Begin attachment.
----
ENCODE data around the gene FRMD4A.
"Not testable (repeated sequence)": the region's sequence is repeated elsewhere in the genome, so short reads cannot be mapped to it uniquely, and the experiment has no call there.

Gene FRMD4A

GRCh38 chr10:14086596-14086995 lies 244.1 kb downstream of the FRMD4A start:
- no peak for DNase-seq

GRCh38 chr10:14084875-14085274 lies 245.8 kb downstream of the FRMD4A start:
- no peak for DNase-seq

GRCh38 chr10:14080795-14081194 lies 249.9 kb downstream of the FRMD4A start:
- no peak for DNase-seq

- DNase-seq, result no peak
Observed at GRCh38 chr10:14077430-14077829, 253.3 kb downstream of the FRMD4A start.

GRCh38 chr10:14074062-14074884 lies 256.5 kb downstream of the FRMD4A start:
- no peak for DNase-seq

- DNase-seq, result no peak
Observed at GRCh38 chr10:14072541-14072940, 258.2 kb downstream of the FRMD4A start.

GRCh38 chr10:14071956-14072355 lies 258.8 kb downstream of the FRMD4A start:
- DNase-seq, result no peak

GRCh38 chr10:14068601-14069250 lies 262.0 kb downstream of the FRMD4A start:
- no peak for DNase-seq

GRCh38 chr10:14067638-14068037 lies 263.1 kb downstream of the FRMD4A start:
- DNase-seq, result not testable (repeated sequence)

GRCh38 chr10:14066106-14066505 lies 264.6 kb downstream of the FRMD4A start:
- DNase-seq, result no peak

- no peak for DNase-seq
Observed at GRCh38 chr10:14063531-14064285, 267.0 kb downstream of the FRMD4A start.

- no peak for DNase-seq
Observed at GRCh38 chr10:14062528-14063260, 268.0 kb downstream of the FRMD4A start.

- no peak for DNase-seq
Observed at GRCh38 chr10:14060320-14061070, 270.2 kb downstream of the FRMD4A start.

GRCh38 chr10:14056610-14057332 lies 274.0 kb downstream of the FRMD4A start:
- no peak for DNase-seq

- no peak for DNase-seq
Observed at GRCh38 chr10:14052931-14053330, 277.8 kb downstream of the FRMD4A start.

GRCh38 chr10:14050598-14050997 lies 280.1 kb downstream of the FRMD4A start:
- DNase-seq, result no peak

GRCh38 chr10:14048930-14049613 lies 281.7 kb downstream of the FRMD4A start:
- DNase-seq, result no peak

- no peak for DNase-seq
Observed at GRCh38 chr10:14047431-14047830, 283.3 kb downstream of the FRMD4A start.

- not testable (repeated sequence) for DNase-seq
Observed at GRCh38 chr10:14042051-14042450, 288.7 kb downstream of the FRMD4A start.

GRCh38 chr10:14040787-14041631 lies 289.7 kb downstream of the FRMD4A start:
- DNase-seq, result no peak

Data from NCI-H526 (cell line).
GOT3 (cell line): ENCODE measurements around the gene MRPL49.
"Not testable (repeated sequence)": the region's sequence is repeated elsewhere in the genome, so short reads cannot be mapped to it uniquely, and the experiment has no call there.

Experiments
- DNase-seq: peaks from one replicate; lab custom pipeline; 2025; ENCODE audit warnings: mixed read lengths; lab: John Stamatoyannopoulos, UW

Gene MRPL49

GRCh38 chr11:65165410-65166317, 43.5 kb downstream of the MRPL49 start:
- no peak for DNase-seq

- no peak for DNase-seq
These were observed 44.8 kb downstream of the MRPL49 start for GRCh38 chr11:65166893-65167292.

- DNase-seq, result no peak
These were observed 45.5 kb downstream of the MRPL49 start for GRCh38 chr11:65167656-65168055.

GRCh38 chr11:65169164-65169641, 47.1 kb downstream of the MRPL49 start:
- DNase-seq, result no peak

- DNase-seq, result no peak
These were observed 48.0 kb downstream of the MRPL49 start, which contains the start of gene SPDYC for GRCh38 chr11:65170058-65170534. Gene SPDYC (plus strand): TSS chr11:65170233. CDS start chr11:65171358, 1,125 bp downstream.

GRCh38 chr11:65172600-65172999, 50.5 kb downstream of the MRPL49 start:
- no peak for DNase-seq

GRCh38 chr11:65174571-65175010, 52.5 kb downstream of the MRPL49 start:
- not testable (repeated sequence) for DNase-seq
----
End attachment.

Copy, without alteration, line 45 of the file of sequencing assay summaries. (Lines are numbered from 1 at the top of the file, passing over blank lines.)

GOT3 (cell line): ENCODE measurements around the gene MRPL49.